Industry Minister Christian Porter has revived an element of his defamation proceedings, by seeking a declaration that three media outlets never publish the ABC’s unredacted defence without judicial permission.
But Nine, its subsidiary Fairfax and News Corp say such relief isn’t possible as the former federal attorney-general does not own the 37-page document.
“Christian Porter is … seeking a safeguard over this defence, not because he owns it but because he doesn’t like what is in it,” Nine solicitor Larina Alick told the Federal Court on Wednesday.
Ms Alick opposed Mr Porter’s application for eight other reasons including that it was filed three days after the matter was officially discontinued on August 9.
The West Australian MP launched defamation proceedings against the ABC in March over an article about a now-deceased woman’s claim he had raped her decades earlier. He denies the allegation.
Twenty-seven pages of the ABC’s defence and parts of Mr Porter’s reply to that material were redacted after Mr Porter submitted the defence contained “scandalous” and “vexatious” material, or matters that were “otherwise an abuse of the process”.
In July, he successfully persuaded the court – under objection from Nine, Fairfax and News Corp – to remove the unredacted material from the court file.
His latest application targets the unredacted defence and reply provided to the three media outlets before the July ruling.
Interveners who obtain documents not otherwise publicly accessible through a court process were subject to an implied obligation to only use those documents for the court proceedings, a barrister for Mr Porter said on Wednesday.
That was unless it otherwise becomes published or the obligation no longer applies, Barry Dean told the court.
If some unredacted pages became public in future, the media outlets would remain obliged to report only on what was in the public domain, he said.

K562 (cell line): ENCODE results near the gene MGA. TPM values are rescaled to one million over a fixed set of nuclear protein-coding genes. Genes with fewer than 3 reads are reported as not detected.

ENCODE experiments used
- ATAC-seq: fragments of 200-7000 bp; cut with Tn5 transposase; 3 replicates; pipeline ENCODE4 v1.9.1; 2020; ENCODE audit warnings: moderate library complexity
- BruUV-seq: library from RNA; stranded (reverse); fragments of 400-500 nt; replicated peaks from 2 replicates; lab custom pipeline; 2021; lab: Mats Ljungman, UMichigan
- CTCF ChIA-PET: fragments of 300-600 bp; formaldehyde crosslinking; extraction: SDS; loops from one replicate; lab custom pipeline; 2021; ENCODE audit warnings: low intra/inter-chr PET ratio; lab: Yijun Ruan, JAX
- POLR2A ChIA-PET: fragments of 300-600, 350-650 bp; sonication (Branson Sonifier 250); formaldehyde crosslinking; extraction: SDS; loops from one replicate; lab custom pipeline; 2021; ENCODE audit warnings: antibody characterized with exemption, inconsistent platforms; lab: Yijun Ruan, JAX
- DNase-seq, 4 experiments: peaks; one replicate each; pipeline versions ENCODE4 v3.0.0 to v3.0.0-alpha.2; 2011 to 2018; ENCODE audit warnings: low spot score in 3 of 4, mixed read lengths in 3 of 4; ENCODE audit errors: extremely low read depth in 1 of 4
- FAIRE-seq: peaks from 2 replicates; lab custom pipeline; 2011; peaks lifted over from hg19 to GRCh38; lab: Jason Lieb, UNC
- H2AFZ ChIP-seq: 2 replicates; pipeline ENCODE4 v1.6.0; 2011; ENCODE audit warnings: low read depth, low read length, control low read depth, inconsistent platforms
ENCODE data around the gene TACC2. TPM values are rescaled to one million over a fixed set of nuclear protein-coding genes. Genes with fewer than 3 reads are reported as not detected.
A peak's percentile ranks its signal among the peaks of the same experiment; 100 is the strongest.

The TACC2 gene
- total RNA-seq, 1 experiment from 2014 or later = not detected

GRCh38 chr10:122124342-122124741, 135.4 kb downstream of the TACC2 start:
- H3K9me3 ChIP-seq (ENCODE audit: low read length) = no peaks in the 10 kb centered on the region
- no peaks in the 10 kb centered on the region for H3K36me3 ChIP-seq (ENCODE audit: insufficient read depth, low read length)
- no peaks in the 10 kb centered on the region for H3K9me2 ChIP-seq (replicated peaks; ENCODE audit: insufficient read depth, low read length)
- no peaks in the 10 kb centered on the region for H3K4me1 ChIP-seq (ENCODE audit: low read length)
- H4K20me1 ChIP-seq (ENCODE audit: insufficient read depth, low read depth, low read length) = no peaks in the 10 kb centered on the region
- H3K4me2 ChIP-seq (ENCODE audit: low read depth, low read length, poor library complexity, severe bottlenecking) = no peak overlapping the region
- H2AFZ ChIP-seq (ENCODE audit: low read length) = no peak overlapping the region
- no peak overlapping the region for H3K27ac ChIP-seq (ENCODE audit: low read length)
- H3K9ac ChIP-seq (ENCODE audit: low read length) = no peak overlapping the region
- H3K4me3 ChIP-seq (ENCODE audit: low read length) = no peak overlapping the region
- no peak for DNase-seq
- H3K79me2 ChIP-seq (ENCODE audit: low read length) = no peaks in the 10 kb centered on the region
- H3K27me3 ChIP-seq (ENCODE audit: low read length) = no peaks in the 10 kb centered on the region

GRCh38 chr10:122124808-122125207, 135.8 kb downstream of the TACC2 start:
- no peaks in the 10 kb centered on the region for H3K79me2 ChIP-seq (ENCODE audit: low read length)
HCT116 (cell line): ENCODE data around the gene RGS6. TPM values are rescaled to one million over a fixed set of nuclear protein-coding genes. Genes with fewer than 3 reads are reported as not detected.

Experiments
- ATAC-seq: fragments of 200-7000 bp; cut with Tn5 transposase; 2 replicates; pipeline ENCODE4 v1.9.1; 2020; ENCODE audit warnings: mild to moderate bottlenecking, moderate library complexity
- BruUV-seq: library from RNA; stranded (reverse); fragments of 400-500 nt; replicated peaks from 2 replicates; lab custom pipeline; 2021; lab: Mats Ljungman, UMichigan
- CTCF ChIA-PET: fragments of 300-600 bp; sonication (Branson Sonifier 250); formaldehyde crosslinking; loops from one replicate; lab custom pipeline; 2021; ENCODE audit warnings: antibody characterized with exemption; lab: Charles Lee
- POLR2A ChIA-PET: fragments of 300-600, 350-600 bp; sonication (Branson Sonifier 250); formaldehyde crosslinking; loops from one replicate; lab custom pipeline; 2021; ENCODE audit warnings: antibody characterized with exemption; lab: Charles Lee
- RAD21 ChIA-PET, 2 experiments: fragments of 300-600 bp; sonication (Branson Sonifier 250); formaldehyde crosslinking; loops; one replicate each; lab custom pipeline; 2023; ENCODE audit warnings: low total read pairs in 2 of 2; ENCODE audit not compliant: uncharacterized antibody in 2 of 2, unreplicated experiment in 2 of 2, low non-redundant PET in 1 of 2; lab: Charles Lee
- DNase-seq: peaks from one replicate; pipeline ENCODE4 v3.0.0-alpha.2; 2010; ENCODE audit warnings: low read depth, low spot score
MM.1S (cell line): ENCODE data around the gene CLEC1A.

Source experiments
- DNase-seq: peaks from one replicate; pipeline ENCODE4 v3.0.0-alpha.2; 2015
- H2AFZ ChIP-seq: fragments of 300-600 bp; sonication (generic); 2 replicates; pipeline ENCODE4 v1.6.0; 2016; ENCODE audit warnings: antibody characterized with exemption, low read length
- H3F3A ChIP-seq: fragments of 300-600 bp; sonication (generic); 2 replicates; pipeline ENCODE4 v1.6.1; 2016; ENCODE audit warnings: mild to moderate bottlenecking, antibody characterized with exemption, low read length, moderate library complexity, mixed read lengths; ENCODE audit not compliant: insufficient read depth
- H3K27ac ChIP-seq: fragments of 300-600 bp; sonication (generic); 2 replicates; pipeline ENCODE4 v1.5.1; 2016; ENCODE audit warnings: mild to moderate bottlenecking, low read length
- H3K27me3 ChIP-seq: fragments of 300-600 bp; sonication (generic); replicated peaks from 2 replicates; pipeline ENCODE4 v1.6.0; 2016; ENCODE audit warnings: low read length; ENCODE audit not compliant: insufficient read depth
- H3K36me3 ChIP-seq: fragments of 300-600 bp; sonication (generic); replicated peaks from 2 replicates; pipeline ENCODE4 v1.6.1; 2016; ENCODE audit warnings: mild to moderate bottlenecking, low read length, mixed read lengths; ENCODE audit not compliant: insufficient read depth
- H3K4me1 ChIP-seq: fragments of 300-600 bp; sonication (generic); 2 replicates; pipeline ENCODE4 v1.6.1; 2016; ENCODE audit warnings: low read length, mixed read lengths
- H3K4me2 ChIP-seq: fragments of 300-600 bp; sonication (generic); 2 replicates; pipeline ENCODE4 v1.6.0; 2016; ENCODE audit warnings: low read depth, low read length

Mr Dean agreed with Justice Jayne Jagot that “a partial disclosure doesn’t result in a free-for-all, the obligation would still attach to the document”.
If the court didn’t make the declaration, there could be a “chilling effect” on people filing confidential material in proceedings and media outlets were permitted to intervene, he said.
However, Ms Alick said Mr Porter’s application on material owned by the ABC was a “gross distortion” of the implied obligation, which she said related to the rights of a party to keep its own material secret.
She described the declaration as a “de facto suppression order” and contended the high-profile MP was trying to protect his reputation.
“Damage to reputation is not a reason to suppress,” she said.
“Mr Porter commenced these proceedings in the most open court in the country … This is a classic example of a party who must accept the damage to their reputation inherent in litigation.”
Ms Alick also questioned whether the court had the power to make the declaration sought and how it would impact material provided to the South Australian coroner investigating Mr Porter’s accuser’s suicide.
Justice Jagot reserved her judgment.
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